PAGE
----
These two stereographic prints on salt paper, which were produced by Thomas J. Nevin in the late 1860s of Tasmanian ferns, bear his blind stamp, viz. “T. NEVIN PHOTO”. They belong to a series of stereographs of ferns taken around the foothills of Mt Wellington, several held at the Tasmanian Museum and Art Gallery. These two stereographs are held in a private collection of Nevin descendants.
Impress: “T. NEVIN PHOTO” stereographs of Tasmanian ferns ca. 1868
Copyright © KLW NFC Imprint and The Nevin Family Collections 2012 ARR
Tasmanian Museum and Art Gallery Collections
TMAG Ref: Q1994.56.13 T. Nevin impress
At least five stereographs of ferns by Thomas Nevin are held at the Tasmanian Museum and Art Gallery, dated to ca. 1870. The TMAG catalogue entries (online until 2006) included these details:
Q1994.56.13 ITEM NAME: Photograph: MEDIUM: sepia salt paper stereoscope , MAKER: T Nevin [Artist]; DATE: 1870c DESCRIPTION : Fern Tree INSCRIPTIONS & MARKS: Impress on front: T Nevin/ photo
Q16826.34 ITEM NAME: photograph: MEDIUM: albumen silver print sepia toned stereoscope, MAKER: T J Nevin [Photographer]; DATE: 1870s DESCRIPTION : Ferns. Possibly near Hobart, maybe Mt.Wellington or KangarooValley.
Q16826.33 ITEM NAME: photograph: MEDIUM: albumen silver print sepia toned stereoscope, MAKER: TJ Nevin [Photographer]; DATE: 1870s DESCRIPTION : Ferns. Possibly near Hobart, maybe Mt.Wellington.
Q16826.31 ITEM NAME: photograph: MEDIUM: albumen silver print sepia coloured stereoscope, MAKER: Nevin T. [Artist]; DATE: 1870s DESCRIPTION : Ferns With Snow. Ferns with snow, possibly at Kangaroo Valley. (LenahValley)
Q16826.30 ITEM NAME: photograph: MEDIUM: albumen silver print sepia coloured stereoscope, MAKER: T J Nevin ? [Artist]; TITLE: ‘Ferns Kangaroo Valley.’ DATE: 1870s DESCRIPTION : (LenahValley)
Charles Darwin on Tasmanian Ferns
Photograph of Charles Darwin by Maull and Polyblank for the Literary and Scientific Portrait Club (1855)
Source: The Complete Work of Charles Darwin Online via Wikipedia
In this extract from his journal, Charles Darwin expressed amazement at the Tasmanian ferns he encountered on his walk around Mount Wellington:
From Chapter XIX:
Extract from Charles Darwin’s account of his visit to Hobart, February 1836 aboard the Beagle.
Journal of researches into the geology and natural history of the various countries visited by H.M.S. Beagle. (London : H. Colburn, 1839.)
“The Beagle stayed here ten days, and in this time I made several pleasant little excursions, chiefly with the object of examining the geological structure of the immediate neighbourhood.
The main points of interest consist, first in some highly fossiliferous strata, belonging to the Devonian or Carboniferous period; secondly, in proofs of a late small rise of the land; and lastly, in a solitary and superficial patch of yellowish limestone or travertin, which contains numerous impressions of leaves of trees, together with land-shells, not now existing. It is not improbable that this one small quarry includes the only remaining record of the vegetation of Van Diemen’s Land during one former epoch.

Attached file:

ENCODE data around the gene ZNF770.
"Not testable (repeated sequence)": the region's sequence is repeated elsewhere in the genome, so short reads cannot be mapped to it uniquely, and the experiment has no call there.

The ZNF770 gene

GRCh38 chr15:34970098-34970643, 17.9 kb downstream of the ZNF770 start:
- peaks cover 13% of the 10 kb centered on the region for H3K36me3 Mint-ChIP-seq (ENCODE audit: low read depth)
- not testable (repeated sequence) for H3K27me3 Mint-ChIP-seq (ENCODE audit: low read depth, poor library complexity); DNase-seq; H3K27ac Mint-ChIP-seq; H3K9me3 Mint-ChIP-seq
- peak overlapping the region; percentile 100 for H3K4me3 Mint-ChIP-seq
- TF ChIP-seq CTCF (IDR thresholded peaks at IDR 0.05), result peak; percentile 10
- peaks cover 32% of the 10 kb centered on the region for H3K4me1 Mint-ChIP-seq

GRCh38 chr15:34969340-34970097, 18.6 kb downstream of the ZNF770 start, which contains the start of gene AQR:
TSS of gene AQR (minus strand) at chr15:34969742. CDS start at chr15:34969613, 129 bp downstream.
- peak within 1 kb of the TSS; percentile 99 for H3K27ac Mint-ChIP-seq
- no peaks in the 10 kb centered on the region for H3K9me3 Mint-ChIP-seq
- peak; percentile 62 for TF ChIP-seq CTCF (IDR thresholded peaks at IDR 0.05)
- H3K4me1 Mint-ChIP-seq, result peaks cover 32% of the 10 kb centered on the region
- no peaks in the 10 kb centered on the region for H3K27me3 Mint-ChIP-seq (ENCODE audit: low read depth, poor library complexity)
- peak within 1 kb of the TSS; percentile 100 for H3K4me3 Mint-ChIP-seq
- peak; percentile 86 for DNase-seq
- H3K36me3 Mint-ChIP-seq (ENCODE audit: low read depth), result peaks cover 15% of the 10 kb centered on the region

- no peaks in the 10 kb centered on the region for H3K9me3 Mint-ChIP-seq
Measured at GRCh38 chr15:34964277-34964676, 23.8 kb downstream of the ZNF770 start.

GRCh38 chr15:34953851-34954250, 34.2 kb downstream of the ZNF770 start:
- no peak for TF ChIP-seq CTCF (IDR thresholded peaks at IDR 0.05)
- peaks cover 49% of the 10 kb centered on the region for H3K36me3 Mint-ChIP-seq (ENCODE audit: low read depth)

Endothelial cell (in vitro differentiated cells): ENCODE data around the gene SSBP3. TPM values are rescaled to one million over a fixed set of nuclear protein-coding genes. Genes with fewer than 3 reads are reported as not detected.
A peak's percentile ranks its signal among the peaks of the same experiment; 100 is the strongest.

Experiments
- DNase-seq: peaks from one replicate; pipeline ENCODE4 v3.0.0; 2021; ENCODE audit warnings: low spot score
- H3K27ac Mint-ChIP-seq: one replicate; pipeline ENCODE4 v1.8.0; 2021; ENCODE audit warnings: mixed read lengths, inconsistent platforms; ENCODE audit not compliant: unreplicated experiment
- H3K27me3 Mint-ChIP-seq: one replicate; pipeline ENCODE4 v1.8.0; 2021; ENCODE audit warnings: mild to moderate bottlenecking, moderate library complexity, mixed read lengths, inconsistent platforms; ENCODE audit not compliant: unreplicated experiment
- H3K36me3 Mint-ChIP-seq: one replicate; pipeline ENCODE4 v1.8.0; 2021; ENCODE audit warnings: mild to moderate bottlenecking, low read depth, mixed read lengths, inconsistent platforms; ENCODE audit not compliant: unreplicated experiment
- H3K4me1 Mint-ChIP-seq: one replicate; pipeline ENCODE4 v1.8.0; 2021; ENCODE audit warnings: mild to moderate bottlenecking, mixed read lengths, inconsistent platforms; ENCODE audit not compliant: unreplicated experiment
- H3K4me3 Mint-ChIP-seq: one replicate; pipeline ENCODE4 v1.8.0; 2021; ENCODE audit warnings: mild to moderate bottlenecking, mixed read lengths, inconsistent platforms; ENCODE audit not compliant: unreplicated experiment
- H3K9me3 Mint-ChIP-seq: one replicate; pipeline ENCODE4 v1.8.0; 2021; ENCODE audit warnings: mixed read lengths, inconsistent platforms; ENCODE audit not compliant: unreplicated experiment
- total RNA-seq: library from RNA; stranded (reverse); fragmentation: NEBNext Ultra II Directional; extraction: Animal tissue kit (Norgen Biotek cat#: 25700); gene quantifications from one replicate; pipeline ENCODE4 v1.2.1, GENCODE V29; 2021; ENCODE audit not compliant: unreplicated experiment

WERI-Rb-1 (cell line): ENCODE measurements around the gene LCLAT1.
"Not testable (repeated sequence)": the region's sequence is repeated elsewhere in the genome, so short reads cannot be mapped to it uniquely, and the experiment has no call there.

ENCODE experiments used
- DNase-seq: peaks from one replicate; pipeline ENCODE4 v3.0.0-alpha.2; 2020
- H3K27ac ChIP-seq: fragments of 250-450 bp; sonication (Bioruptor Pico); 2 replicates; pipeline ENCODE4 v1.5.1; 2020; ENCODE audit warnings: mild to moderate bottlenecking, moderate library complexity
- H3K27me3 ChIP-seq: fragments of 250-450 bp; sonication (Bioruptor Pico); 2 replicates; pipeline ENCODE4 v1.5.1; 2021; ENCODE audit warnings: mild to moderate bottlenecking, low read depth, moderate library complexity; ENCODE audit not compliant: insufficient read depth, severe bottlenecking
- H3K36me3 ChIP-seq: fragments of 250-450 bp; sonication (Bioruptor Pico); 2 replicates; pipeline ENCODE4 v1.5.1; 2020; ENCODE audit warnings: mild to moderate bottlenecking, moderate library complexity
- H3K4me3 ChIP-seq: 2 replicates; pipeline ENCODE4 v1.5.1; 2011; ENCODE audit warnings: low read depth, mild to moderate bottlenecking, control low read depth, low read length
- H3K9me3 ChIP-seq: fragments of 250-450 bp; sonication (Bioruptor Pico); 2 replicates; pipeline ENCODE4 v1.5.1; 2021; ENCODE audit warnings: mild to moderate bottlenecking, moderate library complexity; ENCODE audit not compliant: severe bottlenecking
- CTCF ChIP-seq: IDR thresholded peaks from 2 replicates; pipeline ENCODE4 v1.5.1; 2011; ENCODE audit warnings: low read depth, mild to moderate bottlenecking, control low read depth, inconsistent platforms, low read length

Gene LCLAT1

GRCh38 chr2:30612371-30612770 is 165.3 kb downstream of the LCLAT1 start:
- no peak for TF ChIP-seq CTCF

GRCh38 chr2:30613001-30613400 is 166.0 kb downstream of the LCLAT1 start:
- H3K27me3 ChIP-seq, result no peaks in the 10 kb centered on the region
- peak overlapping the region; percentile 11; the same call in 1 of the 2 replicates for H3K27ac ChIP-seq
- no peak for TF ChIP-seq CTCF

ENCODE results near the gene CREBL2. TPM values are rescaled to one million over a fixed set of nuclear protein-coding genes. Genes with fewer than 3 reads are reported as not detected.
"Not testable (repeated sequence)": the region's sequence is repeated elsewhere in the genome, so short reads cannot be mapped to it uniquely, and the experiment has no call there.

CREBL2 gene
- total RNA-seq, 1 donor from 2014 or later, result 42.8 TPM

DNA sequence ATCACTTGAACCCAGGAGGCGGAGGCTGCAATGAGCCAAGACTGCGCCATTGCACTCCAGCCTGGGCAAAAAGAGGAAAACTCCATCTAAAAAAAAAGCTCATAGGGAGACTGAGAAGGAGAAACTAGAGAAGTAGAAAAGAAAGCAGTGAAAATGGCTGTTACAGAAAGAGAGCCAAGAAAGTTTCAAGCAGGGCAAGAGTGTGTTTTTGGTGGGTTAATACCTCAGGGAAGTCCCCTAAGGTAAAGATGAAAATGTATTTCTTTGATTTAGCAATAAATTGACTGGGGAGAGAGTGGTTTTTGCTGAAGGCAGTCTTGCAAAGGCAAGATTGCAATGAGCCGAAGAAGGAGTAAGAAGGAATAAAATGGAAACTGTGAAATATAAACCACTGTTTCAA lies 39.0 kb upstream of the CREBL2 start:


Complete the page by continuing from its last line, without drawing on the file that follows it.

The climate here is damper than in New South Wales, and hence the land is more fertile. Agriculture flourishes; the cultivated fields look well, and the gardens abound with thriving vegetables and fruit-trees. Some of the farmhouses, situated in retired spots, had a very attractive appearance. The general aspect of the vegetation is similar to that of Australia; perhaps it is a little more green and cheerful; and the pasture between the trees rather more abundant.
One day I took a long walk on the side of the bay opposite to the town: I crossed in a steamboat, two of which are constantly plying backwards and forwards. The machinery of one of these vessels was entirely manufactured in this colony, which, from its very foundation, then numbered only three and thirty years! Another day I ascended Mount Wellington; I took with me a guide, for I failed in a first attempt, from the thickness of the wood. Our guide, however, was a stupid fellow, and conducted us to the southern and damp side of the mountain, where the vegetation was very luxuriant; and where the labour of the ascent, from the number of rotten trunks, was almost as great as on a mountain in Tierra del Fuego or in Chiloe. It cost us five and a half hours of hard climbing before we reached the summit. In many parts the Eucalypti grew to a great size, and composed a noble forest.
In some of the dampest ravines, tree- ferns flourished in an extraordinary manner; I saw one which must have been at least twenty feet high to the base of the fronds, and was in girth exactly six feet. The fronds forming the most elegant parasols, produced a gloomy shade, like that of the first hour of the night.
The summit of the mountain is broad and flat, and is composed of huge angular masses of naked greenstone. Its elevation is 3100 feet above the level of the sea. The day was splendidly clear, and we enjoyed a most extensive view; to the north, the country appeared a mass of wooded mountains, of about the same height with that on which we were standing, and with an equally tame outline: to the south the broken land and water, forming many intricate bays, was mapped with clearness before us. After staying some hours on the summit, we found a better way to descend, but did not reach the Beagle till eight o’clock, after a severe day’s work. (Feb. 6, 1836: pp 486-7) “
[end of extract]
Darwin’s astonishment at the magnificence of these ferns was repeated by Tasmanian photographers right through to the 1900s in endless variations. Ferns laden with snow was a particularly popular image. The State Library of Tasmania holds hundreds of photos taken by Clifford, Anson, Cawston, Abbott, Allport, Haigh, Winter, Baily and every other photographer between 1860-1880.
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